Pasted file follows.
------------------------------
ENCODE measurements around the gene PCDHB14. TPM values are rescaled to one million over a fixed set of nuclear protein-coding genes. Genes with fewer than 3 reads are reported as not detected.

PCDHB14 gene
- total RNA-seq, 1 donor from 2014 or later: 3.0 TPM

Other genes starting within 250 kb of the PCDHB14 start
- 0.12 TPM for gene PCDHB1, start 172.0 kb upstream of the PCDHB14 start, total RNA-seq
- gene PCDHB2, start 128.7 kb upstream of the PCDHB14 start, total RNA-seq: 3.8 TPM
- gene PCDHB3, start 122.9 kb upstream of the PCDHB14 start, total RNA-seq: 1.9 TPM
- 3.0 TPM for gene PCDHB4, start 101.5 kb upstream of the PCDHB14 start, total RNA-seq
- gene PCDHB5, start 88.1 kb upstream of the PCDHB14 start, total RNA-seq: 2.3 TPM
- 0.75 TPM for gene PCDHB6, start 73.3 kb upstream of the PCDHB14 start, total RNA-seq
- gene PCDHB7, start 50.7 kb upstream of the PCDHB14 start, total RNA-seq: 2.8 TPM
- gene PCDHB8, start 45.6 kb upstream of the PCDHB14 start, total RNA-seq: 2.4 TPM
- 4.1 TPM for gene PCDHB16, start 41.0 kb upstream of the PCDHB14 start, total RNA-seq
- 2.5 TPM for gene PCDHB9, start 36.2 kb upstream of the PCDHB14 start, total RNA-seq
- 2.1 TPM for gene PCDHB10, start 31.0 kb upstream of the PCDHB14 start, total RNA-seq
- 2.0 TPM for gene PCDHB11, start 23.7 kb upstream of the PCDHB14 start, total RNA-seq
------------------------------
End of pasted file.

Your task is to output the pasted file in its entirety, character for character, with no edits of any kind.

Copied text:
ENCODE measurements around the gene PCDHB14. TPM values are rescaled to one million over a fixed set of nuclear protein-coding genes. Genes with fewer than 3 reads are reported as not detected.

PCDHB14 gene
- total RNA-seq, 1 donor from 2014 or later: 3.0 TPM

Other genes starting within 250 kb of the PCDHB14 start
- 0.12 TPM for gene PCDHB1, start 172.0 kb upstream of the PCDHB14 start, total RNA-seq
- gene PCDHB2, start 128.7 kb upstream of the PCDHB14 start, total RNA-seq: 3.8 TPM
- gene PCDHB3, start 122.9 kb upstream of the PCDHB14 start, total RNA-seq: 1.9 TPM
- 3.0 TPM for gene PCDHB4, start 101.5 kb upstream of the PCDHB14 start, total RNA-seq
- gene PCDHB5, start 88.1 kb upstream of the PCDHB14 start, total RNA-seq: 2.3 TPM
- 0.75 TPM for gene PCDHB6, start 73.3 kb upstream of the PCDHB14 start, total RNA-seq
- gene PCDHB7, start 50.7 kb upstream of the PCDHB14 start, total RNA-seq: 2.8 TPM
- gene PCDHB8, start 45.6 kb upstream of the PCDHB14 start, total RNA-seq: 2.4 TPM
- 4.1 TPM for gene PCDHB16, start 41.0 kb upstream of the PCDHB14 start, total RNA-seq
- 2.5 TPM for gene PCDHB9, start 36.2 kb upstream of the PCDHB14 start, total RNA-seq
- 2.1 TPM for gene PCDHB10, start 31.0 kb upstream of the PCDHB14 start, total RNA-seq
- 2.0 TPM for gene PCDHB11, start 23.7 kb upstream of the PCDHB14 start, total RNA-seq